5. Biopsy (Rarely) – A biopsy involving taking a small tissue sample from the haemangioma is rarely needed and is typically reserved for cases where the diagnosis is uncertain or concerns about other underlying conditions.
The combination of visual inspection, medical history, and, if necessary, imaging studies helps healthcare specialists accurately diagnose haemangiomas. Once diagnosed, the healthcare specialist will discuss appropriate monitoring and treatment options, if needed, based on factors such as the haemangioma’s size, location, and potential impact on the child’s health and well-being.

Do Haemangiomas Pose Any Health Risks?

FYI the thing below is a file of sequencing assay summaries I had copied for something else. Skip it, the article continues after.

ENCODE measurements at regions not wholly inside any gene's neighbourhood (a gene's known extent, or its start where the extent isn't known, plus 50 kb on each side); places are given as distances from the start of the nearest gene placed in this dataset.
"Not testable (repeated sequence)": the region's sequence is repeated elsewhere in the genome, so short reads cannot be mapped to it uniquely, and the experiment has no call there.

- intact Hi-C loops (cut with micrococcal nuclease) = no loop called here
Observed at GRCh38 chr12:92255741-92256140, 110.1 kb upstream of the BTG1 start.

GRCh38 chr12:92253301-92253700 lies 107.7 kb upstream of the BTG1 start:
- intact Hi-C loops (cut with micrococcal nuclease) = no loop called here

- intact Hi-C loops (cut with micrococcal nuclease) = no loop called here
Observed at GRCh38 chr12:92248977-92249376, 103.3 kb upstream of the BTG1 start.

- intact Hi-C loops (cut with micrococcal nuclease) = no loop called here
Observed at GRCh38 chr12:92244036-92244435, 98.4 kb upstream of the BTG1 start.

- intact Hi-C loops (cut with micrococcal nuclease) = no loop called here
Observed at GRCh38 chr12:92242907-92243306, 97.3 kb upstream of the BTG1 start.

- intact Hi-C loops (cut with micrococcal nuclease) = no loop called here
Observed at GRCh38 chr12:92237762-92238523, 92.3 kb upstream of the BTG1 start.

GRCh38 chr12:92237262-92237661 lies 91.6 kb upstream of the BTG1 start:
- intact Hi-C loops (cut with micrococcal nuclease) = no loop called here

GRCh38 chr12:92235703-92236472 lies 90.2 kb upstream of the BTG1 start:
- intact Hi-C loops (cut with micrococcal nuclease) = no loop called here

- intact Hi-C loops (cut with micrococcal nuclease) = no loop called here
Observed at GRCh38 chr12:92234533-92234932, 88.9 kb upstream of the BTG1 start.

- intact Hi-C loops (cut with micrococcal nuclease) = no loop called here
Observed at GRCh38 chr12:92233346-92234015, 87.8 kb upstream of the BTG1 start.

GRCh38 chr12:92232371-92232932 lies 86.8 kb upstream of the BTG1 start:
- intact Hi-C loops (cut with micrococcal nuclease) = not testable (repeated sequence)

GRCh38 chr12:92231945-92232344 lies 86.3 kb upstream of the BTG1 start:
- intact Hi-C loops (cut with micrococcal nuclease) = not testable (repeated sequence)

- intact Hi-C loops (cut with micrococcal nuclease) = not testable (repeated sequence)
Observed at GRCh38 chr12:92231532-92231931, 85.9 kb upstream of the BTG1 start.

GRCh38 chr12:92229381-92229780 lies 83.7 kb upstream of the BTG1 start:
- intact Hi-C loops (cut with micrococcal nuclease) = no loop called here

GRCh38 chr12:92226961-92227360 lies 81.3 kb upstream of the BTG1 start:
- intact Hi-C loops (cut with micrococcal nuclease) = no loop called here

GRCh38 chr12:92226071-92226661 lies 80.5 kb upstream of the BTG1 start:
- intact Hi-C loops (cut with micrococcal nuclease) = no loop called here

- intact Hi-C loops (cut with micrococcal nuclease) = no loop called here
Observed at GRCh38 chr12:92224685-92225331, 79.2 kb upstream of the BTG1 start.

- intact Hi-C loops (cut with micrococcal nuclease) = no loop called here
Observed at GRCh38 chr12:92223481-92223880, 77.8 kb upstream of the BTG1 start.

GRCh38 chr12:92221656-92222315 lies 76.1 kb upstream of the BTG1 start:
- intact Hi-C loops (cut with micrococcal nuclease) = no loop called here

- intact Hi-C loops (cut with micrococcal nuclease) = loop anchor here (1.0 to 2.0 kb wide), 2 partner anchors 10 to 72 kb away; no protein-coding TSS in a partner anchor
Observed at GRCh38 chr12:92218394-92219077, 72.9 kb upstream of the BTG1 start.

In most cases, haemangiomas do not pose significant health risks and tend to resolve on their own without causing long-term problems. However, there are certain situations in which haemangiomas can potentially pose health risks or complications:
1. Location – The location of the haemangioma can be a critical factor. Haemangiomas in or around the eyes, nose, mouth, or other sensitive areas can lead to functional or cosmetic issues, such as vision, breathing, or feeding challenges.
2. Ulceration– In some cases, haemangiomas can ulcerate, meaning the skin over the haemangioma breaks down and forms an open sore. This can be painful and may lead to infection.
3. Disfigurement – Extensive haemangiomas can cause disfigurement or psychological distress, especially if they are noticeable and affect a child’s appearance.